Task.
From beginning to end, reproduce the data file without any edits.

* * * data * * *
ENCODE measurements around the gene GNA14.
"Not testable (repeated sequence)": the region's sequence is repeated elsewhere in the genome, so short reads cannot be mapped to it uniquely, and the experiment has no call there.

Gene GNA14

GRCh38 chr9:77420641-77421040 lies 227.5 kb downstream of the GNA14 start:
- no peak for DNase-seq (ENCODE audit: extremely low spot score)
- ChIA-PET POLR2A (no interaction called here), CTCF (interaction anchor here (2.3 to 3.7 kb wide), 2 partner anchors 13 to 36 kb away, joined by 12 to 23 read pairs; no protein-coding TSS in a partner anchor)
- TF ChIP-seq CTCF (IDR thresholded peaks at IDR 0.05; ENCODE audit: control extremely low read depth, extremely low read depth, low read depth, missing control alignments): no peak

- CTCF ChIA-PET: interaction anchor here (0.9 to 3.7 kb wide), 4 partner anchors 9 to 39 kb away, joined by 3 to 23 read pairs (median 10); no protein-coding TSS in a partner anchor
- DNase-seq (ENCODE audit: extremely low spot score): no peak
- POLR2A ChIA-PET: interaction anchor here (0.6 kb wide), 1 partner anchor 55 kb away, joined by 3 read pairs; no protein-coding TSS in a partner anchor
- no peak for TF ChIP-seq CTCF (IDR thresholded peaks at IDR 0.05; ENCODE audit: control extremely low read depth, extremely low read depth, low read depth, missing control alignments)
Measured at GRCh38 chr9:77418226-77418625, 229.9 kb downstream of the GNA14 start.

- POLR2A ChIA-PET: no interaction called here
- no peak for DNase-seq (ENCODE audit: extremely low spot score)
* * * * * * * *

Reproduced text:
ENCODE measurements around the gene GNA14.
"Not testable (repeated sequence)": the region's sequence is repeated elsewhere in the genome, so short reads cannot be mapped to it uniquely, and the experiment has no call there.

Gene GNA14

GRCh38 chr9:77420641-77421040 lies 227.5 kb downstream of the GNA14 start:
- no peak for DNase-seq (ENCODE audit: extremely low spot score)
- ChIA-PET POLR2A (no interaction called here), CTCF (interaction anchor here (2.3 to 3.7 kb wide), 2 partner anchors 13 to 36 kb away, joined by 12 to 23 read pairs; no protein-coding TSS in a partner anchor)
- TF ChIP-seq CTCF (IDR thresholded peaks at IDR 0.05; ENCODE audit: control extremely low read depth, extremely low read depth, low read depth, missing control alignments): no peak

- CTCF ChIA-PET: interaction anchor here (0.9 to 3.7 kb wide), 4 partner anchors 9 to 39 kb away, joined by 3 to 23 read pairs (median 10); no protein-coding TSS in a partner anchor
- DNase-seq (ENCODE audit: extremely low spot score): no peak
- POLR2A ChIA-PET: interaction anchor here (0.6 kb wide), 1 partner anchor 55 kb away, joined by 3 read pairs; no protein-coding TSS in a partner anchor
- no peak for TF ChIP-seq CTCF (IDR thresholded peaks at IDR 0.05; ENCODE audit: control extremely low read depth, extremely low read depth, low read depth, missing control alignments)
Measured at GRCh38 chr9:77418226-77418625, 229.9 kb downstream of the GNA14 start.

- POLR2A ChIA-PET: no interaction called here
- no peak for DNase-seq (ENCODE audit: extremely low spot score)